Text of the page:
HomeGeneral and News updatesInside neglected Ogun community where residents draw hope from native doctor

Inside neglected Ogun community where residents draw hope from native doctor

Ogun State is unarguably one of the most preeminent areas in the southwest region. This is hinged on some of the reputed roles they played in the advancement of Yorubas.

For example, the Ijebus in Ogun State were the first Yoruba-speaking people to come in contact with the Europeans in the early 14th century. They are also said to be the first Yorubas to invent money made from cowry shells called ‘Owo Eyo’. And this money was accepted throughout Yorubaland before it was replaced by coins made from silver materials when the Europeans came.

Aside from its illustrious historical heritage in Yoruba land, Ogun State is also among the wealthiest states in Nigeria. And since its creation on 3rd February 1976 by General Murtala Muhammed’s military regime, Ogun State has built and continues to maintain its status as a prestigious, prodigious, and prosperous state in the country.

With an internally generated revenue of almost N100 billion, Ogun sits pretty among the top 10 states that can generate adequate revenue to run their state, without depending on Federal government allocation.

This is because of the abundant natural resources the state is blessed with. It has also been confirmed that this state is blessed with bountiful crude oil ready for commercial exploration. Also, Ogun nicknamed the ‘Gateway State’ is regarded as the largest producer of cement in the country.

Taking a cursory look around Ogun State, one thing you’ll easily notice is the array of multi-billion-dollar manufacturing companies spread across the state. Industries like the Unilever, and Procter and Gamble in Agbara, Nestle in Kajola village, near Sagamu, Lafarge cement plants at Sagamu and in Ewekoro, Dangote cement in Ibese, Coleman Cables in Arepo and Obasanjo Farms Nigeria Limited in Ota, are just a few of the many flourishing establishments in the state.

In civilized climes, communities situated near the industrial clusters are well favoured. These areas are like the goose that lays the golden eggs. And their government at every level aim to improve the standard of living of the teeming population by providing amenities like roads, hospitals, schools, steady power supply and other amenities.

However, the situation is negatively different for many communities around the Ogun State industrial hubs. Many of the residents have been lamenting over decades of neglect from the government at all strata.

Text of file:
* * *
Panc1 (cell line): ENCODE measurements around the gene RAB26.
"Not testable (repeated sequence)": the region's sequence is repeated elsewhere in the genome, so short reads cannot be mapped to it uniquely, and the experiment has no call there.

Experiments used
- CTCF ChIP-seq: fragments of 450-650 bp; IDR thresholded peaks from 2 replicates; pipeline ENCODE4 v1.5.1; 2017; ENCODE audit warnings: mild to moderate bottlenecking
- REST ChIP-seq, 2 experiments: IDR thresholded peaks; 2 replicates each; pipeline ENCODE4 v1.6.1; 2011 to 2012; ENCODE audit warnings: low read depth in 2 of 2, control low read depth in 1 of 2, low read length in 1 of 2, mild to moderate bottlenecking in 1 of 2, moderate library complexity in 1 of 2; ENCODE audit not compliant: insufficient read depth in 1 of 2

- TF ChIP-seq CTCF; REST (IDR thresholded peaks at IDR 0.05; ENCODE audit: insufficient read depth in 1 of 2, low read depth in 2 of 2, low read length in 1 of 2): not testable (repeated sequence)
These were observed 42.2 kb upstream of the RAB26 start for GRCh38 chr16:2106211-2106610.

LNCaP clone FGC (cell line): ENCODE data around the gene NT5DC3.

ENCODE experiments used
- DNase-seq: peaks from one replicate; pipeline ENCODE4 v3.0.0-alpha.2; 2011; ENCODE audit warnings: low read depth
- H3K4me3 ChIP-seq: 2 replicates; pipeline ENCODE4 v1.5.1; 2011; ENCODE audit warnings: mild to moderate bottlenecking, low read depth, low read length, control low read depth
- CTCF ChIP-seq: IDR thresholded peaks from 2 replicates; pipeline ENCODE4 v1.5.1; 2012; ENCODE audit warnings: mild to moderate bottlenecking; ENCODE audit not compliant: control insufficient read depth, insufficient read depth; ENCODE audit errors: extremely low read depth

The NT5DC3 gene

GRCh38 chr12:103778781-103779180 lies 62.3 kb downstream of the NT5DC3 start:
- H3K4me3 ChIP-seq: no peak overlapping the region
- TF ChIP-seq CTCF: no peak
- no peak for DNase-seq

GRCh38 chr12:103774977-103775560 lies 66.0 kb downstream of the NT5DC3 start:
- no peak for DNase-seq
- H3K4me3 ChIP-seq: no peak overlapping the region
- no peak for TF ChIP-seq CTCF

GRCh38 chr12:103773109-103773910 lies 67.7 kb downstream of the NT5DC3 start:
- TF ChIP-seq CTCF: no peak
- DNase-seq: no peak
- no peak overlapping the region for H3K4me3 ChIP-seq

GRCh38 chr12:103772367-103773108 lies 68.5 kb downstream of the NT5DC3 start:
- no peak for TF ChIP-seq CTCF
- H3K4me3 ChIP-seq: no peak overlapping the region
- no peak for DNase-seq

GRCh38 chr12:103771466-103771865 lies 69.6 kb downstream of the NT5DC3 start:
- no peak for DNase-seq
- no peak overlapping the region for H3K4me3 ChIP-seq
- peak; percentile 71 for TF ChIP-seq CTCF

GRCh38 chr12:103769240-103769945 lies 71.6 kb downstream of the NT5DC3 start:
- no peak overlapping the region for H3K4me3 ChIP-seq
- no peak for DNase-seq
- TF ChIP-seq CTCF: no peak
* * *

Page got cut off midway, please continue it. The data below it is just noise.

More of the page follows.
An apt example of such a community is Lusada, an agrarian commune inhabited by over 10, 000 people, in Ado Odo/Ota Local Government Area.

Ado-Odo/Ota is one of the most industrialised LGAs in Nigeria, and Lusada is one of the towns, hosting several of the small, medium and large scale industries. Aside from agriculture and factories, the popular Lusada Market is another viable source of revenue for both the state and local government.

But with all their pivotal contributions to the state, Lusada residents live in penury because of palpable government neglect.

For over 45-years since the creation of Ogun State, Lusada has not tasted any form of development from the government.

When AF24NEWS came to the place, no sign of government presence was noticed. There are no  basic amenities like public schools, healthcare centres, potable water, electricity.

Bad road headache

One major route to come into Lusada from Lagos is via the Agbara axis off the Lagos-Badagry Express road. Then veering into the Agbara-Atan road, is not only a drive through an array of large colourful factories but also a drive through hell.

The Atan-Agbara Road is an integral motorway in the local government. Most sellers and buyers at the popular Lusada Market ply the road. It is also said to be a route into Sokoto in the northern part of the country.

Yet despite its significance to revenue generation to the state, the road appears to have been abandoned, which has made commuting to Lusada an excruciatingly painful experience.

According to residents, they had been in agony over the years due to the failed road, as

their lives are at risk because of the spate of accidents that occur on that roads almost daily.

Some of the residents that spoke to AF24NEWS described the Agbara-Atan road as a nightmare for road users.

One of them, Seun Agbelege disclosed that their market is a source of pride to Lusada residents, but he lamented the deplorable state of the roads within and around the market.

“In Lusada we have a big market, where fresh food and fruits are abundant. many people come from different parts of the country to sell and buy. but our only problem is the access roads within and around communities. The so-called Federal Road from Lusada to Agbara, and Lusada to Atan is in a very bad condition, and we suffer a lot there, every day. during the rainy season, the roads are a nightmare. It becomes the worst road in Nigeria. Government should come to the rescue us,” Agbelege said.

Also, the residents said that the deplorable condition of the road had led to the falling of containers from trucks and the attendant loss of lives and properties. They accuse the government of using monies generated from their communities to develop other parts of the state.